Roussillon is different. You’re not in Languedoc. Hell, you’re not even really in France. Roussillon is mostly Catalan. Legally Catalonia is the northeastern corner of Spain, bordered by France to the north, but historically Catalonia extended into what is now France. The Department of Pyrénées Orientales is Roussillon. The map says France. However the people, culture and language are all Catalan. In France snails are baked with parsley, garlic and butter. In Catalonia, substitute lard for butter. The Catalan language is closer to Spanish than French and older than either. Catalans are famously more creative and destructive than the Spanish or the French.
Roussillon’s wines mirror the culture. Overall they are denser, riper, more vivid, more immediate than those of Languedoc. Although the area is much smaller (1600 square miles vs 9000 for the rest of Languedoc), conditions are more varied. Languedoc’s vineyards range from sea level to 1,500 feet, but most are at 200-700 feet, with the average perhaps 300. Roussillon’s go to 2,500 and the average might be 700. Languedoc is sunny and windy. Roussillon is sunnier and windier. Roussillon has 13% of the vineyard acreage of Languedoc-Roussillon but produces only 10% of the wine. Unlike Languedoc, very little acreage has been planted to “international” varietals like Merlot and Chardonnay. Also unlike Languedoc, there is little Vin de Table and not that much Vin de Pays. Historically, almost half the wine of Roussillon is sweet, while dessert wines are a sideshow in Languedoc.
Roussillon is hot today, and not just thermally. The Catalan penchant for creation/destruction is evident. On the one hand, some vineyards are being abandoned and in parts of the district populations are dwindling. On the other hand, young people with small capital, large talent and a passion for wine find great terroir and affordable start-up costs. In Europe, Roussillon wine is treated separately from Languedoc and canny consumers focus on this source of wildly original, incredibly diverse, increasingly great and amazingly great value wines. Dozens of passionate growers have put down roots. Inevitably, there are $100 bottles. Comparisons are made to Priorat and Châteauneuf. These comparisons have merit. The best wines of Roussillon can have the mineral mountain intensity of fine Priorat or the heady ripeness of top Châteauneuf.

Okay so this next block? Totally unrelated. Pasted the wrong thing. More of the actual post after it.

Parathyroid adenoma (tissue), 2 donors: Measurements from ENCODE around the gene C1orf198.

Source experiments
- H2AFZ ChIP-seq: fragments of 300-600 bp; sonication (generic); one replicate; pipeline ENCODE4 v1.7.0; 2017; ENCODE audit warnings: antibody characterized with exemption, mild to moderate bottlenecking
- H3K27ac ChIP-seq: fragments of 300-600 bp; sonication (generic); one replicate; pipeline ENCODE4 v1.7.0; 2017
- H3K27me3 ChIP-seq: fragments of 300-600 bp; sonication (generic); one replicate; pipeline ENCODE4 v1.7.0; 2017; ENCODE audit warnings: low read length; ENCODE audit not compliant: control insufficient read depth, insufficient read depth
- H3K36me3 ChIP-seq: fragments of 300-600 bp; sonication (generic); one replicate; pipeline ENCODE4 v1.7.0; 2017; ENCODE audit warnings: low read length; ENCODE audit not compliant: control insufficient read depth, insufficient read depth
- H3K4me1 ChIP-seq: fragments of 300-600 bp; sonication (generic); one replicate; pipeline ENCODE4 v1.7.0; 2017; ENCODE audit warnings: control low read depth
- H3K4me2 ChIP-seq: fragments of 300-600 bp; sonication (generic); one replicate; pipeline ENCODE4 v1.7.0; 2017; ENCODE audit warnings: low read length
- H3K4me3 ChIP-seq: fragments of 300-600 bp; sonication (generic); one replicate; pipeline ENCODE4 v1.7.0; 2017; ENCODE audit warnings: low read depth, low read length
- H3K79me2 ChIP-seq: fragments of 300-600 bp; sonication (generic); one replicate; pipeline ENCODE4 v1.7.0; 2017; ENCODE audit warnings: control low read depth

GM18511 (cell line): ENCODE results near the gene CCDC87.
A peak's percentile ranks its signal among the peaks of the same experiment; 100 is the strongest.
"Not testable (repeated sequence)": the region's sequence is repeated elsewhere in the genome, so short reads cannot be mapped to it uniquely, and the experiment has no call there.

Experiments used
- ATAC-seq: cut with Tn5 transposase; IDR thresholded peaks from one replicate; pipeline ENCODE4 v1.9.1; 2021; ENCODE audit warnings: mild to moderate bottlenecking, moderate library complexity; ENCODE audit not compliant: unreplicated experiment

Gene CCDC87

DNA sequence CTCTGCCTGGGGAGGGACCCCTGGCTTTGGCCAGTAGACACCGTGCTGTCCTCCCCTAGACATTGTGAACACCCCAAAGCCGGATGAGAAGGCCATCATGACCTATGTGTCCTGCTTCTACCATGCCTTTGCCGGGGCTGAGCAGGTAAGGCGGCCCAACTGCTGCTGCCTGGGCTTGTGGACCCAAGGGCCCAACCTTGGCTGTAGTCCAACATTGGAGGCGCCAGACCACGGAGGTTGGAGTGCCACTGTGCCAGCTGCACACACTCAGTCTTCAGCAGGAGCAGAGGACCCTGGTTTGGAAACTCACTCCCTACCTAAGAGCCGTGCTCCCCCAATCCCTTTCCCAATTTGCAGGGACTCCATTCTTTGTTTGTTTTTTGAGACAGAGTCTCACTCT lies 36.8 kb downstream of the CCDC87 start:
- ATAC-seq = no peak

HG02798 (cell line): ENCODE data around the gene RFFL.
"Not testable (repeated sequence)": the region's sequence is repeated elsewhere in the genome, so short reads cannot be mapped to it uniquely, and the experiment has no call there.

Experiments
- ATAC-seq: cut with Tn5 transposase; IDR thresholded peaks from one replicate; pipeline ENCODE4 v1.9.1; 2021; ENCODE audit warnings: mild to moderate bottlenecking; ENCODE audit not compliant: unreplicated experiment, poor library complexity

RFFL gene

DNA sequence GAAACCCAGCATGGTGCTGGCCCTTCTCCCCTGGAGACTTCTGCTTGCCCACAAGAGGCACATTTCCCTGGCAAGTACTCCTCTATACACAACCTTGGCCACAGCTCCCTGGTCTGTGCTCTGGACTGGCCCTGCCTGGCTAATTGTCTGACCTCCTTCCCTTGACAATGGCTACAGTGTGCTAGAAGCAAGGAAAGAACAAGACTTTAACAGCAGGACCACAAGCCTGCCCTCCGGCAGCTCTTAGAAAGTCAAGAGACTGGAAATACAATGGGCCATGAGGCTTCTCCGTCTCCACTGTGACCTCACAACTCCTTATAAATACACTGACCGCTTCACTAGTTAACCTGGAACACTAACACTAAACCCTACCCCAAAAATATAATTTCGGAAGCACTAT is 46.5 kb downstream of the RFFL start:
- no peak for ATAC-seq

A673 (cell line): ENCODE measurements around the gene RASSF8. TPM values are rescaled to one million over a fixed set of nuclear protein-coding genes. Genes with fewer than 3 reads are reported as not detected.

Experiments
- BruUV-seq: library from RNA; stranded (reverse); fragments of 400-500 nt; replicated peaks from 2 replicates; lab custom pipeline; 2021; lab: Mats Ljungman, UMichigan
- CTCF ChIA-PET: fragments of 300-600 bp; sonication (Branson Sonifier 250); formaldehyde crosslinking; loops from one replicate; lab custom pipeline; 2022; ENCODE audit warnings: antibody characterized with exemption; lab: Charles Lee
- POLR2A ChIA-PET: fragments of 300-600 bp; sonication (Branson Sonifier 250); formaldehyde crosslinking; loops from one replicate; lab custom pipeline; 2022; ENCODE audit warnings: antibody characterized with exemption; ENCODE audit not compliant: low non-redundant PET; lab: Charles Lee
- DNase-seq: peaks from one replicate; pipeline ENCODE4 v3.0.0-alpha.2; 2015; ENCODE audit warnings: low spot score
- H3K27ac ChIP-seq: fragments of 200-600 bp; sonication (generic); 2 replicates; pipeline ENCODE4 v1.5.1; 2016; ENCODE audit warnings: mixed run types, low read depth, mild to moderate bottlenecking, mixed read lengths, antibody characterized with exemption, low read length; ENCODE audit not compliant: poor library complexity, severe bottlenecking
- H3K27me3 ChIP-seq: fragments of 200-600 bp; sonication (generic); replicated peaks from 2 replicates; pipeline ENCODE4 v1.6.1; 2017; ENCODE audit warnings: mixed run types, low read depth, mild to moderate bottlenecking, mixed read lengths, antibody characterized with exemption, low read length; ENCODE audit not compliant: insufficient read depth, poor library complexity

The wines haven’t caught on in the U.S. but their day is coming. Entry level wines are rarely under $10, but there’s an abundance of interesting and intensely flavorful wine in the $12-20 range. As lovers of Mediterranean reds find prices for things like Châteauneuf and Priorat headed skyward, the down-to earth wines of Roussillon find a growing market.